Landing Better Hires in 2013
By Kecia Bal
Researchers say banking on hiring-manager evaluations was the primary reason for hiring mistakes made last year.
Are Cultural Fit and Comfort Still the Rules in Hiring?
By Kristen B. Frasch
A study from Northwestern University suggests that, despite the inroads in diverse hiring practices, hiring managers -- at least those in the professional-services industry -- are still putting their own personal likeability factors and comfort zones above skills when determining a candidate's job fit.
A Rush to Judgment
By Michael J. O'Brien/Talent Management Columnist
Keeping Key Leaders
By Carol Patton
Encouraging executives from acquired companies to stay on and help with the transition involves more than compensation and perks. Cultural and role considerations are also essential.
Getting it Wrong
By Evan Falchuk
Though some employers are helping to bring "one-size-fits-all" healthcare to a necessary end by tackling misdiagnosis in the workplace, they still don't go far enough. Meanwhile, one solution -- clinical integration -- is appearing on the corporate radar.
Thinking Global, Hiring Local
By Larry Stevens
As oil-and-gas pipeline service company T.D. Williams began an expansion into new countries a few years ago, the strain on recruiting efforts became so great that it threatened the success of the entire strategy.
Criminally Overlooked in the Job Market?
By Mark McGraw
Research suggests recruiters find employed job seekers with criminal records more employable than candidates with clean records but no job. Experts recommend HR professionals take a close look at individual circumstances when considering unemployed applicants.
Psychiatric Disabilities in the Workplace
By Katie Kuehner-Hebert
The number of workers who are disclosing that they have psychiatric disabilities is on the rise, and human resource managers must be prepared to understand the legal obligations when hiring them, accommodating for their particular needs and addressing potential performance problems, experts say.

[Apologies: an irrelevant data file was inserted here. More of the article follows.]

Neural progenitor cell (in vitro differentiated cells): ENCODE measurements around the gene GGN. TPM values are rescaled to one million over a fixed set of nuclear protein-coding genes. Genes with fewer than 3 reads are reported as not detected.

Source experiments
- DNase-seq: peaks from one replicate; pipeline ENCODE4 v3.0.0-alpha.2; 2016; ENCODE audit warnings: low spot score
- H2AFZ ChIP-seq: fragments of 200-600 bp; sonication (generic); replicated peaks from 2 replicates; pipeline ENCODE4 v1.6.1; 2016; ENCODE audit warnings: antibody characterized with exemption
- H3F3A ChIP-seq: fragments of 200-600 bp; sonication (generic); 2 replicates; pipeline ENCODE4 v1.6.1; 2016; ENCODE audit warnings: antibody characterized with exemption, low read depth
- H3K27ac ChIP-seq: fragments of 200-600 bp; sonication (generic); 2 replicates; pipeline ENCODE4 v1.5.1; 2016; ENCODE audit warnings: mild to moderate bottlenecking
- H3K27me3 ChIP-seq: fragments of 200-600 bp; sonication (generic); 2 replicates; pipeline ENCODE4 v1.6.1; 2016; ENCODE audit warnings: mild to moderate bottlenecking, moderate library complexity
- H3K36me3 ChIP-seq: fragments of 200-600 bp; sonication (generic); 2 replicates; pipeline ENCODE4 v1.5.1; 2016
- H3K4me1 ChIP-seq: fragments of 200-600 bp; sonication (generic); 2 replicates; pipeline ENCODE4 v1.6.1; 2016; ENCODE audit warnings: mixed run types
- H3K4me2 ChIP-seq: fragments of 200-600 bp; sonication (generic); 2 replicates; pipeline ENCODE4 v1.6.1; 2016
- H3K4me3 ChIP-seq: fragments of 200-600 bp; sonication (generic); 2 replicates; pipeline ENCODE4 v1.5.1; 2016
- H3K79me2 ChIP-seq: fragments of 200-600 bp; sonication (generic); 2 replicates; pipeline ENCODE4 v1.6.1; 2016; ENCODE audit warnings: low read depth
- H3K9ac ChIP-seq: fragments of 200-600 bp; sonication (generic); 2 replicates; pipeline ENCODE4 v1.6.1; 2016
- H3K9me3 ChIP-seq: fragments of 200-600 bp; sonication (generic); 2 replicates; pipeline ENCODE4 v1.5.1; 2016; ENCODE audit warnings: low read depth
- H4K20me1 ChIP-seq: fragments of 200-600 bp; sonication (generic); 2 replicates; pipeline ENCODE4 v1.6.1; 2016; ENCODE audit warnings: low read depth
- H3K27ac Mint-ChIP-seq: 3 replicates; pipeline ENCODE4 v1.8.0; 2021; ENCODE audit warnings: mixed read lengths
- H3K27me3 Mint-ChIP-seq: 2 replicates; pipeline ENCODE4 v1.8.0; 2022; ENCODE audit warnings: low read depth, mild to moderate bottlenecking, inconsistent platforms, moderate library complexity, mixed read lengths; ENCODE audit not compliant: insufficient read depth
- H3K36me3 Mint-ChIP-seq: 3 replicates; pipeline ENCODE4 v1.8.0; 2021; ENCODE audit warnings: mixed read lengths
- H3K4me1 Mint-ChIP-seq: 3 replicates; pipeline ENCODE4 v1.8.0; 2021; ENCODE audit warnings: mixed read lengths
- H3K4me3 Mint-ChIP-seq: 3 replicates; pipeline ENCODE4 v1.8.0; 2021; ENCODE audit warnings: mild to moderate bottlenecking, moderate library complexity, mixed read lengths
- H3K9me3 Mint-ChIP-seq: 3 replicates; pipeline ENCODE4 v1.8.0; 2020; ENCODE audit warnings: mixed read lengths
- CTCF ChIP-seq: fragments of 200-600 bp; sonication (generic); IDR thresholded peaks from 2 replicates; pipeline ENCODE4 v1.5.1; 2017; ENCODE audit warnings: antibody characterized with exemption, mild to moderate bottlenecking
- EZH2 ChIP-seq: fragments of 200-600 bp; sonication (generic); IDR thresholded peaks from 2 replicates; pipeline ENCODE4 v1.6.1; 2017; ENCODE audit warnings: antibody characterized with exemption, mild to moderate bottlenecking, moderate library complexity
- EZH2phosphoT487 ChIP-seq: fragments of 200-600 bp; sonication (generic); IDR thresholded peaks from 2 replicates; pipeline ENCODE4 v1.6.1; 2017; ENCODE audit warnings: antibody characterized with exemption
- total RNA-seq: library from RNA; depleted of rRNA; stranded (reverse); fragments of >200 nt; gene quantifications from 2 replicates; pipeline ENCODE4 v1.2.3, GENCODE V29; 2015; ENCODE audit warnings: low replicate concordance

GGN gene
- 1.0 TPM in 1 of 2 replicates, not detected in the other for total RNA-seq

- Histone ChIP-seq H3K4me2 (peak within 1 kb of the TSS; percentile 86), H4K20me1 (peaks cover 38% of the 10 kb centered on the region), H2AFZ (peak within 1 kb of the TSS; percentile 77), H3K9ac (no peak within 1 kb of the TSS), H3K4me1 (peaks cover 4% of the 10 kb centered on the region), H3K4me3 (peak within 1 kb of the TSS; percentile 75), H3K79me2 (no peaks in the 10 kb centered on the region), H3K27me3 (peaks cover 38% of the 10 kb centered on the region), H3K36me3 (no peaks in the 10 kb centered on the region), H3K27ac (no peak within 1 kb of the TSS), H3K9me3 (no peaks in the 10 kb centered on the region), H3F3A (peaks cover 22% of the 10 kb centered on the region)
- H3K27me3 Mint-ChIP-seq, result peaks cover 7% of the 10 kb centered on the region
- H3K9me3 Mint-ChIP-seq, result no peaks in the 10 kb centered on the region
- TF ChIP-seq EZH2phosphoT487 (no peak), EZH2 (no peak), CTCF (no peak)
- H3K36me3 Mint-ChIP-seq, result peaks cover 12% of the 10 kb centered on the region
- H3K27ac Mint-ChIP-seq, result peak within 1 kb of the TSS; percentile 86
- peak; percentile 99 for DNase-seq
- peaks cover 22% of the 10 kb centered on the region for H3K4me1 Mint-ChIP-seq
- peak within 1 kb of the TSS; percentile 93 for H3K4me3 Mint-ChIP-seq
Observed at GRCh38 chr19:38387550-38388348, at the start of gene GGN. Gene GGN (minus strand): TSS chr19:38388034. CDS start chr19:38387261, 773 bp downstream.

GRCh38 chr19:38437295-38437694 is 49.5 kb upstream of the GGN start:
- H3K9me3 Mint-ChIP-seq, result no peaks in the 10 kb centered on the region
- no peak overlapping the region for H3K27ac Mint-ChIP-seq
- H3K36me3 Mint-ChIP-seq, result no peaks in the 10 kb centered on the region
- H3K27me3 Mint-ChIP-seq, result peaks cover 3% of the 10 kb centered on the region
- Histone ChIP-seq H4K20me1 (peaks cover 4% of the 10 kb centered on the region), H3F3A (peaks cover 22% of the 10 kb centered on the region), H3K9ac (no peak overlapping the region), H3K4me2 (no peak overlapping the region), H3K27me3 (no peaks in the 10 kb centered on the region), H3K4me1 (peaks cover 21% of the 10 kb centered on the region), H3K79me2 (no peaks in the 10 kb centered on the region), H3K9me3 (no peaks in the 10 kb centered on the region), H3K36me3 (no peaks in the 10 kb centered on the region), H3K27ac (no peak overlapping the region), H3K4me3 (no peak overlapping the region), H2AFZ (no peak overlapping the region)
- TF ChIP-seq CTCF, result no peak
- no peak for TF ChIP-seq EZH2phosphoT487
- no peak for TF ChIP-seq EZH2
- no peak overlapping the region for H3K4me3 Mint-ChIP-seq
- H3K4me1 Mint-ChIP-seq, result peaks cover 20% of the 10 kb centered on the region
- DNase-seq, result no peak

On Cancer Survival and Hiring Tips
By Kristen B. Frasch
Jim Roddy, president of Jameson Publishing in Erie, Pa., just wrote a book titled Hire Like You Just Beat Cancer
, to drive home his newfound perspective on just how crucial it is to hire the right people -- gained through his own bout with colon cancer at age 32.
Companies Caught in Screening Snafus
By Andrew R. McIlvaine
As part of a settlement between it and the Labor Department's Office of Federal Contract Compliance Programs, Baldor Electric Co. will pay $2 million to a group of nearly 800 women and minorities who had applied for jobs with the company.
By Harvey Meyer
Microvolunteerism, designed to let employees help out a little here and a little there via phone or computer, appears to be a win-win for all involved -- so long as it's managed properly.
Goodbye, Resume? Not so Fast, Experts Say
By Lin Grensing-Pophal
Jeanne Meister pointed to the death of the resume in her July 23, 2012 piece for Forbes
. "Forget the resume," she said, "today, employers pay more attention to candidates' web presence . . .."
Unemployment Rate for Disabled Hits Three-Year Low
Interviews From Hell
By Michael J. O'Brien, Talent Management Columnist
As a journalist who has written for both a glossy national magazine and a small-town daily local newspaper, I'm no stranger to a difficult interview. In fact, I have found that difficult interviews can sometimes uncover the most compelling information.
The Criminal-Background Catch-22
By Kristen B. Frasch
Though employers have had a few months now to become familiar with the U.S. Equal Employment Occupation Commission's guidance on the use of criminal background checks, questions and confusion about how best to respond have only grown.
Man-Cession to Man-Covery: The Update
By Michael J. O'Brien
A spot of good news -- for men, at least -- coming from Challenger, Gray & Christmas. According to the Chicago-based provider of executive outplacement services, the man-cession, as it has been called by some, saw employment among men plummet by more than 5.2 million between November 2007 and December 2009.